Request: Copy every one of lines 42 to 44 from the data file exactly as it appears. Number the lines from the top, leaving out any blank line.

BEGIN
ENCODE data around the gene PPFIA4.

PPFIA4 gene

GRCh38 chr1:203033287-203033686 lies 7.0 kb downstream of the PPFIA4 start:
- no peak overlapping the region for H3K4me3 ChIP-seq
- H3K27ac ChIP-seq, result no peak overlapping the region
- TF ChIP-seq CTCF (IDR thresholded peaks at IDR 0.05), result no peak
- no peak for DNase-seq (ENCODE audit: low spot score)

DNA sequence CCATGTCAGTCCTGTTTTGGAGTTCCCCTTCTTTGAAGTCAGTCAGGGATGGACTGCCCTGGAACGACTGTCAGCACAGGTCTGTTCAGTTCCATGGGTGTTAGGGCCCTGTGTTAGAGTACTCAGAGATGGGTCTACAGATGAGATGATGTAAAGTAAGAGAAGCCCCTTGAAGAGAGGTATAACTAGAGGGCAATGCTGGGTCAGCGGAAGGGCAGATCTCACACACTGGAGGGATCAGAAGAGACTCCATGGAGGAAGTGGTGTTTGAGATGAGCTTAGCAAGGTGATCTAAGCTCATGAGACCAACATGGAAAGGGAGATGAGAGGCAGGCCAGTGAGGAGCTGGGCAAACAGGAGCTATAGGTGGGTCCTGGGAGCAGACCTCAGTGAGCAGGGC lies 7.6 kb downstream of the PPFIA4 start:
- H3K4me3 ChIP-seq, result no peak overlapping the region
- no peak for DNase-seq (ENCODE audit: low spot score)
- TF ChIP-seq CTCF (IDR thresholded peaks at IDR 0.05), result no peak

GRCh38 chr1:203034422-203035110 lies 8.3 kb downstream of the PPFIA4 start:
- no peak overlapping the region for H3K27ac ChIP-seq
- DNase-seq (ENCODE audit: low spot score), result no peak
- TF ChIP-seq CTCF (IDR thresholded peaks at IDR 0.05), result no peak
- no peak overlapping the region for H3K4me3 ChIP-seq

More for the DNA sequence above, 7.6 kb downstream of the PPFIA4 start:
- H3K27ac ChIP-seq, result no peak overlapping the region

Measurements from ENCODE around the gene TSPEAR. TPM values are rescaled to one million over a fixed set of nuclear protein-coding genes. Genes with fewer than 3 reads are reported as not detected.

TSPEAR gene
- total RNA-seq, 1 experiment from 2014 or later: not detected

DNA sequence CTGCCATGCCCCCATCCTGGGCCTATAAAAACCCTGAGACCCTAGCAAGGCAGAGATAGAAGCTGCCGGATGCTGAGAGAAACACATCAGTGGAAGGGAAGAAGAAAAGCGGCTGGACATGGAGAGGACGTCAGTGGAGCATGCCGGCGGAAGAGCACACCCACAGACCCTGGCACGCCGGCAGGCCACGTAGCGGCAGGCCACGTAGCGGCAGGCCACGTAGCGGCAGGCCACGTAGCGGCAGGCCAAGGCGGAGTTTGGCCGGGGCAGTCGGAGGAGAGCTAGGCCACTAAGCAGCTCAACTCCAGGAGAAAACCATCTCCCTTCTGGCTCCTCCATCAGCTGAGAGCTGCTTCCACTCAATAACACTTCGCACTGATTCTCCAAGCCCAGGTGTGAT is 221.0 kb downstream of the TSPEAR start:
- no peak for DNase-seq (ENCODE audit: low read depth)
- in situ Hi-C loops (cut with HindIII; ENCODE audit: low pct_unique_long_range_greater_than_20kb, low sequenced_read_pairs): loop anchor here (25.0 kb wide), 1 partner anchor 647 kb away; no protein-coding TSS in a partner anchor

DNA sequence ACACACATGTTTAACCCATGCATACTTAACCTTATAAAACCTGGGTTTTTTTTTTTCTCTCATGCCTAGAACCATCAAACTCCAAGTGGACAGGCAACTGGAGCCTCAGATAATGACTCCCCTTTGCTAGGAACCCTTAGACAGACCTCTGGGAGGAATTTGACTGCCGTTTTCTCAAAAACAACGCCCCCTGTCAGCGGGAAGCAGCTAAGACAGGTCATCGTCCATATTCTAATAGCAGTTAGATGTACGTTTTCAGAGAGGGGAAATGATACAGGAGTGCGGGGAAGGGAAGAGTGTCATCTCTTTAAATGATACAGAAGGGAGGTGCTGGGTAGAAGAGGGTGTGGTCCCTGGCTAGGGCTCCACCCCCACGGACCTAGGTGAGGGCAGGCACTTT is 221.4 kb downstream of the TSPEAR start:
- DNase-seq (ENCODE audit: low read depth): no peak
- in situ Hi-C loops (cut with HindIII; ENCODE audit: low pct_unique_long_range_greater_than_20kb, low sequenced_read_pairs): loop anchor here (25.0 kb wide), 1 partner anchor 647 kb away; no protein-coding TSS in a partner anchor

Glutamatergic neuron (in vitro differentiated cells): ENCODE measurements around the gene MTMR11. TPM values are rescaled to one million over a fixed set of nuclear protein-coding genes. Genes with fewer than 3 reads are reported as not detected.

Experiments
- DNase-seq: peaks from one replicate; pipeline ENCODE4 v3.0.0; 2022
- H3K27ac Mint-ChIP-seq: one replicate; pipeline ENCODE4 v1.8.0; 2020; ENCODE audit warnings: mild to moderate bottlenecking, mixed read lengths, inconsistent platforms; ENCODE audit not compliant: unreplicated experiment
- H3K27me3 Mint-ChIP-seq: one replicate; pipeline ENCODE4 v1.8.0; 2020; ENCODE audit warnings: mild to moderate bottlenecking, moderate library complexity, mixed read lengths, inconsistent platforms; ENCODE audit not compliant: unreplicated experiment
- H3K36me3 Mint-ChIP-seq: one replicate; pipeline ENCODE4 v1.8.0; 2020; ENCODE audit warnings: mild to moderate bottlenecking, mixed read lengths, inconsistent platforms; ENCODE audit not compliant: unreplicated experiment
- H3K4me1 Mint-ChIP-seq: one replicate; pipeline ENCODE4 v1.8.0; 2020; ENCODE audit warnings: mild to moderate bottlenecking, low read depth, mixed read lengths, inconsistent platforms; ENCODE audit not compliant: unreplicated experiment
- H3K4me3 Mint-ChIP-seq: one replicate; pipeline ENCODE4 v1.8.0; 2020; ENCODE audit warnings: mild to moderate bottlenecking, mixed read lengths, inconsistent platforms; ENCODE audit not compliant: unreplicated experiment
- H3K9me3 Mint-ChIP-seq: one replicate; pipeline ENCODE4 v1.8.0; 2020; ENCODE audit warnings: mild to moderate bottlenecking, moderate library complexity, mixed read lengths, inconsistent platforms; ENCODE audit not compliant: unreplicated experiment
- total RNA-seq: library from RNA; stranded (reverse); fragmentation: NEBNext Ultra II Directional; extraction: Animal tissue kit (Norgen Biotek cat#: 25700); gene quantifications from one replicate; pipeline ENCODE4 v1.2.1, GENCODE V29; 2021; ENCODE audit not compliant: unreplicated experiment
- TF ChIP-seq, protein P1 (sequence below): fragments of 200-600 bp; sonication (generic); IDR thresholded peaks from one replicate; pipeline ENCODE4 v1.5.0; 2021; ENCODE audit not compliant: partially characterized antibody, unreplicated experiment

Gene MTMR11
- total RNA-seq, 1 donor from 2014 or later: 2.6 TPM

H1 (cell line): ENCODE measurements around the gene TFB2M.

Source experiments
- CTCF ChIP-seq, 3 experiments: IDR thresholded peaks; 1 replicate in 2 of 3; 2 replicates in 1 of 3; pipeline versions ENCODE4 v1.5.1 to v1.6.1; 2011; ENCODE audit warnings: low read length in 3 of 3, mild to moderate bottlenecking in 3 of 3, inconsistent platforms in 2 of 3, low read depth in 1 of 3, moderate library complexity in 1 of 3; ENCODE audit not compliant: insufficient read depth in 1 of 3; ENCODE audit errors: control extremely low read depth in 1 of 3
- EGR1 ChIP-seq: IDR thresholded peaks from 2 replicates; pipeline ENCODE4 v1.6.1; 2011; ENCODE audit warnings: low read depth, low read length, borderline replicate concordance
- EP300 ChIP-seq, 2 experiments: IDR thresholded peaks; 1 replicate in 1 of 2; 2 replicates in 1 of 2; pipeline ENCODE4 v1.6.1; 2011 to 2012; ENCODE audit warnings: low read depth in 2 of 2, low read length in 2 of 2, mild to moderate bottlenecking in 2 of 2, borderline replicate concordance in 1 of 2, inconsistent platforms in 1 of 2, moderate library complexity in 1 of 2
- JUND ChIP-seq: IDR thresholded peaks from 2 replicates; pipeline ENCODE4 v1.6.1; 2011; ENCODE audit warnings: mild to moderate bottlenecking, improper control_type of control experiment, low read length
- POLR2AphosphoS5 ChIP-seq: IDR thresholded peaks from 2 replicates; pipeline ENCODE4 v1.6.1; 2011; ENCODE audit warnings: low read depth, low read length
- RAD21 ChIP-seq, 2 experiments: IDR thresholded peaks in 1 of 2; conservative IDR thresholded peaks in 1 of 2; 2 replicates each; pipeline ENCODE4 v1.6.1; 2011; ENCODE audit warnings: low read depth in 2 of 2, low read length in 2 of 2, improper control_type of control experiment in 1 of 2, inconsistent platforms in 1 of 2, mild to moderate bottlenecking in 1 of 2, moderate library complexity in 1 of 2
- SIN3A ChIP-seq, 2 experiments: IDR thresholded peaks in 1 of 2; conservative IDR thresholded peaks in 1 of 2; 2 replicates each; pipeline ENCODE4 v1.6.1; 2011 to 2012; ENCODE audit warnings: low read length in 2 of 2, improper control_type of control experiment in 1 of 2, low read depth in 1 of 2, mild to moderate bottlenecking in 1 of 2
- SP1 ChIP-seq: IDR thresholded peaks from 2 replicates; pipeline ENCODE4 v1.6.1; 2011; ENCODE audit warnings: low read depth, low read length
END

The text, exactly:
Source experiments
- CTCF ChIP-seq, 3 experiments: IDR thresholded peaks; 1 replicate in 2 of 3; 2 replicates in 1 of 3; pipeline versions ENCODE4 v1.5.1 to v1.6.1; 2011; ENCODE audit warnings: low read length in 3 of 3, mild to moderate bottlenecking in 3 of 3, inconsistent platforms in 2 of 3, low read depth in 1 of 3, moderate library complexity in 1 of 3; ENCODE audit not compliant: insufficient read depth in 1 of 3; ENCODE audit errors: control extremely low read depth in 1 of 3
- EGR1 ChIP-seq: IDR thresholded peaks from 2 replicates; pipeline ENCODE4 v1.6.1; 2011; ENCODE audit warnings: low read depth, low read length, borderline replicate concordance